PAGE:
I labored through this article on SI. (One of the worst internet experiences - multiple pop ups and videos.) College football attendance is facing a "crisis." First the photographic evidence from the Swamp.
Overall, attendance has dropped by about 7.6% over the past 5 years.
Florida isn’t alone—and plenty other schools have it much worse. From 2014 to ’18, attendance across the FBS fell by 7.6%. Last year, on average, 41,856 fans went to games. That’s the lowest turnout since 1996; even major programs like Ohio State, Virginia Tech and Ole Miss suffered declines of greater than 5%. The NCAA has yet to release its full report on 2019’s numbers, but pictures of nearly-empty stadiums, from big to small programs, popped up every fall weekend on Twitter. During bowl season, as games moved to neutral sites, the stands were so empty it looked more like spring football. Even athletic directors will openly admit it:
The article tells a long story that talks about phones, the younger generation(s) apathy, harder classes and even "too much" winning. The athletic departments' proposed remedies seem to be improved customer experience and better Wi-Fi. The concluding paragraph.
Hoover’s comments drove home how when we talk about falling attendance in college football, it’s often speculation divorced from students’ actual lives. But this isn’t a referendum on kids these days. It’s a referendum on college these days, which affects college football these days. It sounds obvious, but what did you think would happen when students facing astronomical tuition bills were asked to pay more to watch less competitive games? Declining attendance isn’t a sign of moral weakness or a lack of emotional investment, it’s a sign of shifting realities. If I learned anything on college campuses this fall, it’s this: Fans still believe in the gospel of football. They’ll even pay for it. It just has to be worth the cost.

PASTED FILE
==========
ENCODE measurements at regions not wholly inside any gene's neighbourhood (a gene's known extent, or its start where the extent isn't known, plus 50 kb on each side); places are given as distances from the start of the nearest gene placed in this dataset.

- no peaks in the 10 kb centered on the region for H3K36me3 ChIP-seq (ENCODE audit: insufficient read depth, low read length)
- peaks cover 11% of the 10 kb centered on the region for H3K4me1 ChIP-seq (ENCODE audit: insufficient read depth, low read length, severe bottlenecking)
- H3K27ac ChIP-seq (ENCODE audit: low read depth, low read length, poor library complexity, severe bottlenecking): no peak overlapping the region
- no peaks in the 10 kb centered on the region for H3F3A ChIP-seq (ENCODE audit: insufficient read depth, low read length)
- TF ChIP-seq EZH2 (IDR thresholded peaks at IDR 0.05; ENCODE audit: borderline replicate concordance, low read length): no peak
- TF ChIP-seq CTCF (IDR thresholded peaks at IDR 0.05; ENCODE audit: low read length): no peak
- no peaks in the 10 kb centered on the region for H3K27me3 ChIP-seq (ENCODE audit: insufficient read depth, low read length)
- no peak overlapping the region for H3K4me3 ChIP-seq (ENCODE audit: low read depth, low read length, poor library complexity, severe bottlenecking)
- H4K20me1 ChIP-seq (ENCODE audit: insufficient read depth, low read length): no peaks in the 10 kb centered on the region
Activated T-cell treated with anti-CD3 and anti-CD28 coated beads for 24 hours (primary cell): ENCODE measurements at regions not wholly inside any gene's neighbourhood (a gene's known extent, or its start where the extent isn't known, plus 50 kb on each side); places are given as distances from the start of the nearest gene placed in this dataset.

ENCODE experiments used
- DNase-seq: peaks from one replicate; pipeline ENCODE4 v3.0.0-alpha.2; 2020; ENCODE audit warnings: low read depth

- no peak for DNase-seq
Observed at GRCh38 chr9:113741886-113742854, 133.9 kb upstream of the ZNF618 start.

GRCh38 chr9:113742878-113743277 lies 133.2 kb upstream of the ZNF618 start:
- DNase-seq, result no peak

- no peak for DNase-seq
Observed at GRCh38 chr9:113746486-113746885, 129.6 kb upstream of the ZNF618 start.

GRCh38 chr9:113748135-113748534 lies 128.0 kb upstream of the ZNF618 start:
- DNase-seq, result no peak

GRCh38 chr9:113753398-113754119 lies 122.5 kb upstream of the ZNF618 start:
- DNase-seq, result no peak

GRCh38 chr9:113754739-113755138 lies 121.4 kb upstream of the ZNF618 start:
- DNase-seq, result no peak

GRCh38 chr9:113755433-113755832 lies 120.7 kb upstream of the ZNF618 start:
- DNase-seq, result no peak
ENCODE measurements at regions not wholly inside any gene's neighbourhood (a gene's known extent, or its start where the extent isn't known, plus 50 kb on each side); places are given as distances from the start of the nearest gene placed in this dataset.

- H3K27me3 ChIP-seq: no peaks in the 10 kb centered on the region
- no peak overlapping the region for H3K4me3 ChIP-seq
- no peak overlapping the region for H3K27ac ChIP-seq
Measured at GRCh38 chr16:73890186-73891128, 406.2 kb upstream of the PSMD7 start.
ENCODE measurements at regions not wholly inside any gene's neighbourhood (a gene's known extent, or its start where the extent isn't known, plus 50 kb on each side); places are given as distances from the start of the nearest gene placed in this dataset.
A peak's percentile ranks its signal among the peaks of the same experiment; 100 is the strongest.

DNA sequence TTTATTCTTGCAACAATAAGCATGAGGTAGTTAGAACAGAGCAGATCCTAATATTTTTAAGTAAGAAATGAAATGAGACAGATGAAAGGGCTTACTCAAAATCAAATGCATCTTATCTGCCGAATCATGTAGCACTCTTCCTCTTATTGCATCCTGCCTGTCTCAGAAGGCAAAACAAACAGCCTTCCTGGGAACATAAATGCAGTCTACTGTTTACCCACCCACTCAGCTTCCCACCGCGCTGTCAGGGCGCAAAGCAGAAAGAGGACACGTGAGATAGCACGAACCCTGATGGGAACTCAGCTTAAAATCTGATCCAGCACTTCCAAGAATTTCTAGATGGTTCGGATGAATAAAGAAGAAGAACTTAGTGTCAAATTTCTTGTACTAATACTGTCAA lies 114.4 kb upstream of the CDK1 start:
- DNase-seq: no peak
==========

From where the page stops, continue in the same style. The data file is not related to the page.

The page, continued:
I think it is something fundamental. Fandom is about identity and community. Modern college football has to ask if the football product is still firmly attached to the "college community." And colleges (if they care) have to ask if the college environment is still creating a community that students want to be a part of.